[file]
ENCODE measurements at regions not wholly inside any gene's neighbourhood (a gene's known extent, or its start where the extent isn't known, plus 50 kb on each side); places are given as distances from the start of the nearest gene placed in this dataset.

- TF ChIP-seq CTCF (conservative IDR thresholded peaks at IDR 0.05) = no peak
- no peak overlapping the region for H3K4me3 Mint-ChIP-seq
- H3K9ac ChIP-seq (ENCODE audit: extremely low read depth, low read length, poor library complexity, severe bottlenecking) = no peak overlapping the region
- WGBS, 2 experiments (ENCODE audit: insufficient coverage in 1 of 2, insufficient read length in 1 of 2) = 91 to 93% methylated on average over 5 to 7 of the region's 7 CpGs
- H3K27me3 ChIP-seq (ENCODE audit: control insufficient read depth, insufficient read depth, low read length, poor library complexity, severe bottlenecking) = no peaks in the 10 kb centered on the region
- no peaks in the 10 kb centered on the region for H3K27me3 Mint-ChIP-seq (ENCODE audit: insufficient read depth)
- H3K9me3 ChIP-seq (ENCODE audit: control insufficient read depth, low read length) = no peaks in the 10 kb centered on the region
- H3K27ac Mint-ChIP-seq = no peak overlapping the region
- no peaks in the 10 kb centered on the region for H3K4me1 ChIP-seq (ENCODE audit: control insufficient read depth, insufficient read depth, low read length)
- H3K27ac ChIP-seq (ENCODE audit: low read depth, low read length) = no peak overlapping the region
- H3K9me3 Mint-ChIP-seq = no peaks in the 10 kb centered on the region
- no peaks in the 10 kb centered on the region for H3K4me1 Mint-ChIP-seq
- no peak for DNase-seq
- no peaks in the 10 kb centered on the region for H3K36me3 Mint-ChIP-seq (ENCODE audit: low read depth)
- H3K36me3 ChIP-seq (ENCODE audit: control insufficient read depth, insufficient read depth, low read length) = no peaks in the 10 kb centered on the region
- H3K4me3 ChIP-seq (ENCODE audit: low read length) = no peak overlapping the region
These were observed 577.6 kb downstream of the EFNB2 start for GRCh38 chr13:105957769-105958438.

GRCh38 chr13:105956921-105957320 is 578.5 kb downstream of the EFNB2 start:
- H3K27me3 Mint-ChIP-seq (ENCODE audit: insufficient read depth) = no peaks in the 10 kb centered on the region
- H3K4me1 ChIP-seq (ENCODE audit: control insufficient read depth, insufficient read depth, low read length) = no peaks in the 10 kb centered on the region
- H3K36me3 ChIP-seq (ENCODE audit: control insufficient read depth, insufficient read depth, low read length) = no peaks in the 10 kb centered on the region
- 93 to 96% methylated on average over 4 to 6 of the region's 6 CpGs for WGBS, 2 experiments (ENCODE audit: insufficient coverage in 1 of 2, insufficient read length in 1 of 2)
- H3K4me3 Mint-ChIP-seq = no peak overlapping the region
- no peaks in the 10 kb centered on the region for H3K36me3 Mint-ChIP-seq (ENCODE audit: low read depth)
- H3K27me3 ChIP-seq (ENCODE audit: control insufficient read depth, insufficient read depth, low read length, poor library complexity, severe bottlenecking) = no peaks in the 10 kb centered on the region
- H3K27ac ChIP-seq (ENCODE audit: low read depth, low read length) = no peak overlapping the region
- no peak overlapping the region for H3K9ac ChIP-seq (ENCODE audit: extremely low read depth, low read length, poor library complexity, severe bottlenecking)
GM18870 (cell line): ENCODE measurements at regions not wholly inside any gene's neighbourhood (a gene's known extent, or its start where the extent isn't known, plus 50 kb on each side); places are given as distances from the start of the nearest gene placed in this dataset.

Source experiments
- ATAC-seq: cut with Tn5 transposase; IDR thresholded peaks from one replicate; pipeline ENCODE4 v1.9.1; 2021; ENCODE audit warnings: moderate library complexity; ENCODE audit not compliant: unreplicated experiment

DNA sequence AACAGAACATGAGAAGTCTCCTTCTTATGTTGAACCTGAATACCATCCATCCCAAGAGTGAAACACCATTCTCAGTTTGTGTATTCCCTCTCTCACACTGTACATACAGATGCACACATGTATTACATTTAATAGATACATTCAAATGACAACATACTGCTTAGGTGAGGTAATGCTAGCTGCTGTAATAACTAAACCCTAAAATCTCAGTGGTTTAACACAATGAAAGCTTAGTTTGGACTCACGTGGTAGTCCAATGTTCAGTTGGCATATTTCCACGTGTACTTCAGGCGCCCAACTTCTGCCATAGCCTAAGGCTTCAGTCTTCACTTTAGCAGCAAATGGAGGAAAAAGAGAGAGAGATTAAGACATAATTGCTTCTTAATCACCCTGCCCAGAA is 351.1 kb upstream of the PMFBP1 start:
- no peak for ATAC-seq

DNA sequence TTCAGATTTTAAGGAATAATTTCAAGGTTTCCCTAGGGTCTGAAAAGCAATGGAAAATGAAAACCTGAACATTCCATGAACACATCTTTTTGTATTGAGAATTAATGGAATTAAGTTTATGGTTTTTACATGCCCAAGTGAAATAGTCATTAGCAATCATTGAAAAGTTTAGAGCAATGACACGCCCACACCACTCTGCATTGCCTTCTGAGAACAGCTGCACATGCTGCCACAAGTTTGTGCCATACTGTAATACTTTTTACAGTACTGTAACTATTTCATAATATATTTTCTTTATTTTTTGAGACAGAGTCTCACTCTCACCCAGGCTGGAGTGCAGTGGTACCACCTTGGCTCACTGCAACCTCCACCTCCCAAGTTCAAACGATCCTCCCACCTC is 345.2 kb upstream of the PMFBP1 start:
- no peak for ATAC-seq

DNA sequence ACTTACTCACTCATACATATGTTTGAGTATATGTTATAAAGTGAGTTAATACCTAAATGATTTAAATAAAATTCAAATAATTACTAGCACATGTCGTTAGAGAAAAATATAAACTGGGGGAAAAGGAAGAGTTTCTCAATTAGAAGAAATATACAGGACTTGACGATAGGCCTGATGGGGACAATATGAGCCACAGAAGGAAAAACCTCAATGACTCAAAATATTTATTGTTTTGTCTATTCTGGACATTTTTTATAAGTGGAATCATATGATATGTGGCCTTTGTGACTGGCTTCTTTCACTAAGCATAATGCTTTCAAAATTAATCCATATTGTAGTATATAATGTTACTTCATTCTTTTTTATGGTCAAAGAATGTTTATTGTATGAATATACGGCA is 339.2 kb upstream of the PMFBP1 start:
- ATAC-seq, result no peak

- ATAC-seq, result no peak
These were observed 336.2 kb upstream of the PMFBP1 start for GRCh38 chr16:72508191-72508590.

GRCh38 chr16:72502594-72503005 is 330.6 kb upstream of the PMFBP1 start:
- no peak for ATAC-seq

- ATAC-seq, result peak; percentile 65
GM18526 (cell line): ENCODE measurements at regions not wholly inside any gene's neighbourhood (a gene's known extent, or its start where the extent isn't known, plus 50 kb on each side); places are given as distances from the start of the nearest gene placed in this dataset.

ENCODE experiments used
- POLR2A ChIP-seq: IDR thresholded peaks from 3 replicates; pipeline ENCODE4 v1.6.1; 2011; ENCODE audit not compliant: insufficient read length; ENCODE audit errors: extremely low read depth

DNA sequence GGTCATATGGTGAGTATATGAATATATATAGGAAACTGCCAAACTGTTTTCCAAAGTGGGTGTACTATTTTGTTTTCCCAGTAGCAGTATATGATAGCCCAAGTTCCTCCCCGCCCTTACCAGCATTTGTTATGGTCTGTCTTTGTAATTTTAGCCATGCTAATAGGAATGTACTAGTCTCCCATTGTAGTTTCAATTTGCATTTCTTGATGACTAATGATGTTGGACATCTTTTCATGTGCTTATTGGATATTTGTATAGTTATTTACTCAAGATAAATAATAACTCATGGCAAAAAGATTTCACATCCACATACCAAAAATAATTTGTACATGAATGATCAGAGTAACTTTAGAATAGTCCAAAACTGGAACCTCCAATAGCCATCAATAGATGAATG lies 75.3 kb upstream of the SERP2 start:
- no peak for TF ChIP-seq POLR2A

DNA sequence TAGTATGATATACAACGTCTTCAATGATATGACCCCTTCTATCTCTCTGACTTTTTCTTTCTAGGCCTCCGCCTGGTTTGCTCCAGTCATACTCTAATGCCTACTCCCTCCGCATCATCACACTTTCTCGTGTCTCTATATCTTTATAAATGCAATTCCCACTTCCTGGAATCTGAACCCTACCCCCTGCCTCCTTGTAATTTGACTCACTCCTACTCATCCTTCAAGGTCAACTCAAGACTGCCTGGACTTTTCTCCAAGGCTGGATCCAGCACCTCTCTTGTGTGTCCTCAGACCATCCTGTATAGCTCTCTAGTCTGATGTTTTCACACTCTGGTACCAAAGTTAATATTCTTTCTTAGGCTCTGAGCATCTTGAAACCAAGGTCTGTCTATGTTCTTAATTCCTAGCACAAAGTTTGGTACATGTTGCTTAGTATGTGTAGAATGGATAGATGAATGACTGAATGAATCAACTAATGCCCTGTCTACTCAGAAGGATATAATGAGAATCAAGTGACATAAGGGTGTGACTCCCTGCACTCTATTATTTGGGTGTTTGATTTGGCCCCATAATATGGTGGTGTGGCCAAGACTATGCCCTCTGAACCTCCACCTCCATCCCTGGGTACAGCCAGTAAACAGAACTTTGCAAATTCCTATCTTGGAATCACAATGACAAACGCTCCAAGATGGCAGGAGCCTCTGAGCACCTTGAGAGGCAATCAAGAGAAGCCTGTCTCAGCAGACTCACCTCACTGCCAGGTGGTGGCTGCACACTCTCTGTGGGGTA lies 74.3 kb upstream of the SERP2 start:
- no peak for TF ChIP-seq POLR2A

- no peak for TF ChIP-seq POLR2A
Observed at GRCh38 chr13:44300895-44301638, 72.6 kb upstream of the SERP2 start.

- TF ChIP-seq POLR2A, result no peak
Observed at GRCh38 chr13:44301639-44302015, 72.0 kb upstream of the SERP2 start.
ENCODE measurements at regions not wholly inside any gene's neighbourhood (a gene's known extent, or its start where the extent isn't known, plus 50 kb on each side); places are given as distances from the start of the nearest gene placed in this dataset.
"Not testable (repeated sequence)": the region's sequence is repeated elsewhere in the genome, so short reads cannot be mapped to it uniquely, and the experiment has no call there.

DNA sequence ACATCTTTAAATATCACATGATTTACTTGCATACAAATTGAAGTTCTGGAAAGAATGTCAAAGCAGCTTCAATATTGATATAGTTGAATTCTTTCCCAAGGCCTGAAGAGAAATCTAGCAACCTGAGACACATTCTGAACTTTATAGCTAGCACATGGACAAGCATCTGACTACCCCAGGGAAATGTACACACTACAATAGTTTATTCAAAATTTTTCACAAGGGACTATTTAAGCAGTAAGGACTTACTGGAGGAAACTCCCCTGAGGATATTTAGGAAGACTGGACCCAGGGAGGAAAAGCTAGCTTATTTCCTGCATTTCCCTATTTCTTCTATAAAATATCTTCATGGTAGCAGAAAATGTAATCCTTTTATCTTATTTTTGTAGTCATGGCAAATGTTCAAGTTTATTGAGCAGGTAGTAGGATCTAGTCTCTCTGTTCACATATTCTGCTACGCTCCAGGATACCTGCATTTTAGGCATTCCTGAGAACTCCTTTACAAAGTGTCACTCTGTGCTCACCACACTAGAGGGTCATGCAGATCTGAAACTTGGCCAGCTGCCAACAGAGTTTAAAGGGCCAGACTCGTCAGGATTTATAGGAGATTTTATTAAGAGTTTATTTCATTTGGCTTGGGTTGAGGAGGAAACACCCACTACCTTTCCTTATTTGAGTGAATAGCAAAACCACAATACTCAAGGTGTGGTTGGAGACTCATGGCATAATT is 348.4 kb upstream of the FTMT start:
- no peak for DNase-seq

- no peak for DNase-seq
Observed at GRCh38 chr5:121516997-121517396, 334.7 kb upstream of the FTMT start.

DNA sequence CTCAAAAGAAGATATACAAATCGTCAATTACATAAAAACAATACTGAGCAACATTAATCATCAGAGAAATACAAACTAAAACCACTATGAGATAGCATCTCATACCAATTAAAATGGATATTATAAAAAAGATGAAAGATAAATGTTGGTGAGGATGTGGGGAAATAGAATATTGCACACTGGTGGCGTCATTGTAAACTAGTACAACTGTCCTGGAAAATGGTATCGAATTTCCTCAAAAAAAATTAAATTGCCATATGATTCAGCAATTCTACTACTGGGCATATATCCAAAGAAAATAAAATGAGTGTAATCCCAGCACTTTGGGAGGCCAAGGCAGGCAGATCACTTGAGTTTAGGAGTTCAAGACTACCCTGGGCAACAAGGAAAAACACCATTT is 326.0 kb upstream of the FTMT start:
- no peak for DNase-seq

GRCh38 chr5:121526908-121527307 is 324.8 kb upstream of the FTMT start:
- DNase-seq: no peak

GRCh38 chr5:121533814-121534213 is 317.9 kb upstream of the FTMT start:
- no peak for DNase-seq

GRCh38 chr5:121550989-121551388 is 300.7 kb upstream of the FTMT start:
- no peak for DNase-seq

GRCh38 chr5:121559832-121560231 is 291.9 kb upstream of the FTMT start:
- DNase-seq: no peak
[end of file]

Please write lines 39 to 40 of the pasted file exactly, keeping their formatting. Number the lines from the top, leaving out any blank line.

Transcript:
These were observed 336.2 kb upstream of the PMFBP1 start for GRCh38 chr16:72508191-72508590.

GRCh38 chr16:72502594-72503005 is 330.6 kb upstream of the PMFBP1 start: